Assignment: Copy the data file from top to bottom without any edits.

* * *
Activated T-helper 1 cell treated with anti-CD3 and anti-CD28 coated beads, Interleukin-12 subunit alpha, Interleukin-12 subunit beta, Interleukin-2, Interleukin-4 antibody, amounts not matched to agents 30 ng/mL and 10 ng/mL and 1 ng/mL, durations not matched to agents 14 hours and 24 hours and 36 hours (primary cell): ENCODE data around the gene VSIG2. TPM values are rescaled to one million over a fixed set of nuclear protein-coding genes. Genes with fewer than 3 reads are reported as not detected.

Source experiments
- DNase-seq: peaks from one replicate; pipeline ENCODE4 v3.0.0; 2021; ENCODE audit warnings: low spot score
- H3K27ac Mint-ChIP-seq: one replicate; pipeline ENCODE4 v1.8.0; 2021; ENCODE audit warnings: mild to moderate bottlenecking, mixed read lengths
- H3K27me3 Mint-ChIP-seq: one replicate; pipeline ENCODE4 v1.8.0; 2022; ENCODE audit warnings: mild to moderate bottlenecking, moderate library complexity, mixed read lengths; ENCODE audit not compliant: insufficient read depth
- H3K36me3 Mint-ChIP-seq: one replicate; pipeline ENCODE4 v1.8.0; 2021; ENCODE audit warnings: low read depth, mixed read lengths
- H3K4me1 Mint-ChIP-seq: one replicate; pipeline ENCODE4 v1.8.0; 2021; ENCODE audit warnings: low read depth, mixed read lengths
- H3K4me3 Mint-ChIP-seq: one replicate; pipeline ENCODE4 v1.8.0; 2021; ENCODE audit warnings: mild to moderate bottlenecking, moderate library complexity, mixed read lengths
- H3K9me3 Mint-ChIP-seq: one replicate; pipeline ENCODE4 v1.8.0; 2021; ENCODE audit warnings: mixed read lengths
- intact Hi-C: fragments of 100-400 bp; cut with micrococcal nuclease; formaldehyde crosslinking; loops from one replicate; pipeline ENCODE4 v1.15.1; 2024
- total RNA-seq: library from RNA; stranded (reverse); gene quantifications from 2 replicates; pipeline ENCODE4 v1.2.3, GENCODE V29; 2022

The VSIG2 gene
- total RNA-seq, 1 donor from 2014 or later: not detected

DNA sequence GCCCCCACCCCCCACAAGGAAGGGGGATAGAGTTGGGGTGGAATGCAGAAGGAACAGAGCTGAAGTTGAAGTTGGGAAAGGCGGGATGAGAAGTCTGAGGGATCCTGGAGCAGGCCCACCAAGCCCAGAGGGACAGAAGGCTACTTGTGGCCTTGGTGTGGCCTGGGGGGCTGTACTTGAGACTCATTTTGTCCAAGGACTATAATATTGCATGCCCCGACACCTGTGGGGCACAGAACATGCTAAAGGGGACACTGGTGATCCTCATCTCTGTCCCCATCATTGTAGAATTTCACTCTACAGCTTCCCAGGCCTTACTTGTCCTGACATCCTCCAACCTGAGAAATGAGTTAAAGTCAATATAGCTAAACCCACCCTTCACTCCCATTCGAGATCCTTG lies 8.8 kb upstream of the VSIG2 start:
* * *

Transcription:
Activated T-helper 1 cell treated with anti-CD3 and anti-CD28 coated beads, Interleukin-12 subunit alpha, Interleukin-12 subunit beta, Interleukin-2, Interleukin-4 antibody, amounts not matched to agents 30 ng/mL and 10 ng/mL and 1 ng/mL, durations not matched to agents 14 hours and 24 hours and 36 hours (primary cell): ENCODE data around the gene VSIG2. TPM values are rescaled to one million over a fixed set of nuclear protein-coding genes. Genes with fewer than 3 reads are reported as not detected.

Source experiments
- DNase-seq: peaks from one replicate; pipeline ENCODE4 v3.0.0; 2021; ENCODE audit warnings: low spot score
- H3K27ac Mint-ChIP-seq: one replicate; pipeline ENCODE4 v1.8.0; 2021; ENCODE audit warnings: mild to moderate bottlenecking, mixed read lengths
- H3K27me3 Mint-ChIP-seq: one replicate; pipeline ENCODE4 v1.8.0; 2022; ENCODE audit warnings: mild to moderate bottlenecking, moderate library complexity, mixed read lengths; ENCODE audit not compliant: insufficient read depth
- H3K36me3 Mint-ChIP-seq: one replicate; pipeline ENCODE4 v1.8.0; 2021; ENCODE audit warnings: low read depth, mixed read lengths
- H3K4me1 Mint-ChIP-seq: one replicate; pipeline ENCODE4 v1.8.0; 2021; ENCODE audit warnings: low read depth, mixed read lengths
- H3K4me3 Mint-ChIP-seq: one replicate; pipeline ENCODE4 v1.8.0; 2021; ENCODE audit warnings: mild to moderate bottlenecking, moderate library complexity, mixed read lengths
- H3K9me3 Mint-ChIP-seq: one replicate; pipeline ENCODE4 v1.8.0; 2021; ENCODE audit warnings: mixed read lengths
- intact Hi-C: fragments of 100-400 bp; cut with micrococcal nuclease; formaldehyde crosslinking; loops from one replicate; pipeline ENCODE4 v1.15.1; 2024
- total RNA-seq: library from RNA; stranded (reverse); gene quantifications from 2 replicates; pipeline ENCODE4 v1.2.3, GENCODE V29; 2022

The VSIG2 gene
- total RNA-seq, 1 donor from 2014 or later: not detected

DNA sequence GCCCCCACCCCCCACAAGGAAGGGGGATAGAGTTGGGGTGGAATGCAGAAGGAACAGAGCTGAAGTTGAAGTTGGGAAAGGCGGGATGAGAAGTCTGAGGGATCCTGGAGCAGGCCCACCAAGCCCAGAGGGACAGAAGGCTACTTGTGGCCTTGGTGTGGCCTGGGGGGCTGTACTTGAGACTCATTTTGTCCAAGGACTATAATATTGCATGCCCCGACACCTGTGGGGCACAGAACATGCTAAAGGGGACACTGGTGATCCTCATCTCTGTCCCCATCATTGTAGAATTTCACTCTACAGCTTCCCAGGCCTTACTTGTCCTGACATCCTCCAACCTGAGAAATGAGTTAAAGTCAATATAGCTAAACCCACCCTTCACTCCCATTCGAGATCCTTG lies 8.8 kb upstream of the VSIG2 start: